skip to main content

Title: Detecting Cyber Attacks in Smart Grids Using Semi-Supervised Anomaly Detection and Deep Representation Learning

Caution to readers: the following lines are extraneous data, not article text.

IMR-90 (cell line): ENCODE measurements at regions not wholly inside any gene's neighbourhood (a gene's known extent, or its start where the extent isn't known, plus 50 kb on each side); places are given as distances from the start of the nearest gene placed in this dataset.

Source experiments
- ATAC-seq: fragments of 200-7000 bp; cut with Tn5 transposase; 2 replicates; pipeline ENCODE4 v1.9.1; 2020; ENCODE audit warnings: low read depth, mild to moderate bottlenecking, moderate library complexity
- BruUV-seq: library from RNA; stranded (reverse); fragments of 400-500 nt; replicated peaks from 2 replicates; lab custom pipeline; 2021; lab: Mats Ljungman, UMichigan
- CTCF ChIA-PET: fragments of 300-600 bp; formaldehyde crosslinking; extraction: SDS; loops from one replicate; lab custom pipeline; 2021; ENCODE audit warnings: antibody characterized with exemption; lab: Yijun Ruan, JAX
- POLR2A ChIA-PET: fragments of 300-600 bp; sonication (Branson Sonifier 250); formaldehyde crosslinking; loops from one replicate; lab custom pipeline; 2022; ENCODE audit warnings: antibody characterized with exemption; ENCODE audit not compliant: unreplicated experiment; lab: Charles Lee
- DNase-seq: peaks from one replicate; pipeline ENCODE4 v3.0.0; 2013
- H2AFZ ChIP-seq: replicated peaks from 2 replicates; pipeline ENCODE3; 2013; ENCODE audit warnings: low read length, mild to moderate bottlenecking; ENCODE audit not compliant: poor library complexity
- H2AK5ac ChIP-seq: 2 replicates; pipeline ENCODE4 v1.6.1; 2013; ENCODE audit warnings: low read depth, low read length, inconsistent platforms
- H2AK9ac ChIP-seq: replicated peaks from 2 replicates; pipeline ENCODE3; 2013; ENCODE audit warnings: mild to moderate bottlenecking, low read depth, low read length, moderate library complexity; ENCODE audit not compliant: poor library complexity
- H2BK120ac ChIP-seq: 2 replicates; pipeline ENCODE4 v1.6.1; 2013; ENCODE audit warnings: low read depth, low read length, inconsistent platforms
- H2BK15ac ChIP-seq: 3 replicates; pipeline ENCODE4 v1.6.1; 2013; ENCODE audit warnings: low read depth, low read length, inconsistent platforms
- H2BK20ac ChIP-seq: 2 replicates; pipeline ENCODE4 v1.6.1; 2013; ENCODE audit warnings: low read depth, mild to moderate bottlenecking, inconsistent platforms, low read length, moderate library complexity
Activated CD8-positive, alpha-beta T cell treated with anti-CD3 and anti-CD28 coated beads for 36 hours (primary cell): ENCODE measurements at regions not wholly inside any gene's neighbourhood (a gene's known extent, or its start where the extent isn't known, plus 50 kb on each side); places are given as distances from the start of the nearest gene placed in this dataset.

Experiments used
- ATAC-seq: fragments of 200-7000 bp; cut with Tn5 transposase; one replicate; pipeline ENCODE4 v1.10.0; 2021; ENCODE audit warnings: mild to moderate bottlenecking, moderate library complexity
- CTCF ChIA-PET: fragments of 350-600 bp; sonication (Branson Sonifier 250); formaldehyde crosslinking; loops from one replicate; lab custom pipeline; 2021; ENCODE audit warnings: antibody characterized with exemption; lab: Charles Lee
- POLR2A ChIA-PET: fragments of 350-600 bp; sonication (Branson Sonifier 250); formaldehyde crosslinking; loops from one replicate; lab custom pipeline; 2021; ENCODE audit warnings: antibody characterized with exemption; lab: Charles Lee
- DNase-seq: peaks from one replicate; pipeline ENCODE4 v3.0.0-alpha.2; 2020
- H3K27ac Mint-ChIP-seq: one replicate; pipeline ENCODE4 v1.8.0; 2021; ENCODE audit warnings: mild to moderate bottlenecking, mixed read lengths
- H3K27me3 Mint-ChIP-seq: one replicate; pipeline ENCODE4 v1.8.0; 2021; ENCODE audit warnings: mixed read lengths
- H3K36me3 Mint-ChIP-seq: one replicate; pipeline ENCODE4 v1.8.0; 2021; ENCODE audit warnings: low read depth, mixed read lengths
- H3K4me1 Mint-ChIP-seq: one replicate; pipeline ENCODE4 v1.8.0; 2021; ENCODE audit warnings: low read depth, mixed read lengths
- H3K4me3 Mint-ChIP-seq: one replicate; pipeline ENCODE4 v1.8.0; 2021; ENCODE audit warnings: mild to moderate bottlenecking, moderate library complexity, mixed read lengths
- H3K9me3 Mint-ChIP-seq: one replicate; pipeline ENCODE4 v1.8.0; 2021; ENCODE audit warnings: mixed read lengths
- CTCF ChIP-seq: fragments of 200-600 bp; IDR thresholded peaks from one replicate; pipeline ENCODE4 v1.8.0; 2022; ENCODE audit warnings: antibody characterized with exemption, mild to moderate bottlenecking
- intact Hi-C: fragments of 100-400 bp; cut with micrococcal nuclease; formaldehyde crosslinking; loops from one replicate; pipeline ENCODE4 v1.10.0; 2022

Smart grids integrate advanced information and communication technologies (ICTs) into traditional power grids for more efficient and resilient power delivery and management, but also introduce new security vulnerabilities that can be exploited by adversaries to launch cyber attacks, causing severe consequences such as massive blackout and infrastructure damages. Existing machine learning-based methods for detecting cyber attacks in smart grids are mostly based on supervised learning, which need the instances of both normal and attack events for training. In addition, supervised learning requires that the training dataset includes representative instances of various types of attack events to train a good model, which is sometimes hard if not impossible. This paper presents a new method for detecting cyber attacks in smart grids using PMU data, which is based on semi-supervised anomaly detection and deep representation learning. Semi-supervised anomaly detection only employs the instances of normal events to train detection models, making it suitable for finding unknown attack events. A number of popular semi-supervised anomaly detection algorithms were investigated in our study using publicly available power system cyber attack datasets to identify the best-performing ones. The performance comparison with popular supervised algorithms demonstrates that semi-supervised algorithms are more capable of finding attack events more » than supervised algorithms. Our results also show that the performance of semi-supervised anomaly detection algorithms can be further improved by augmenting with deep representation learning. « less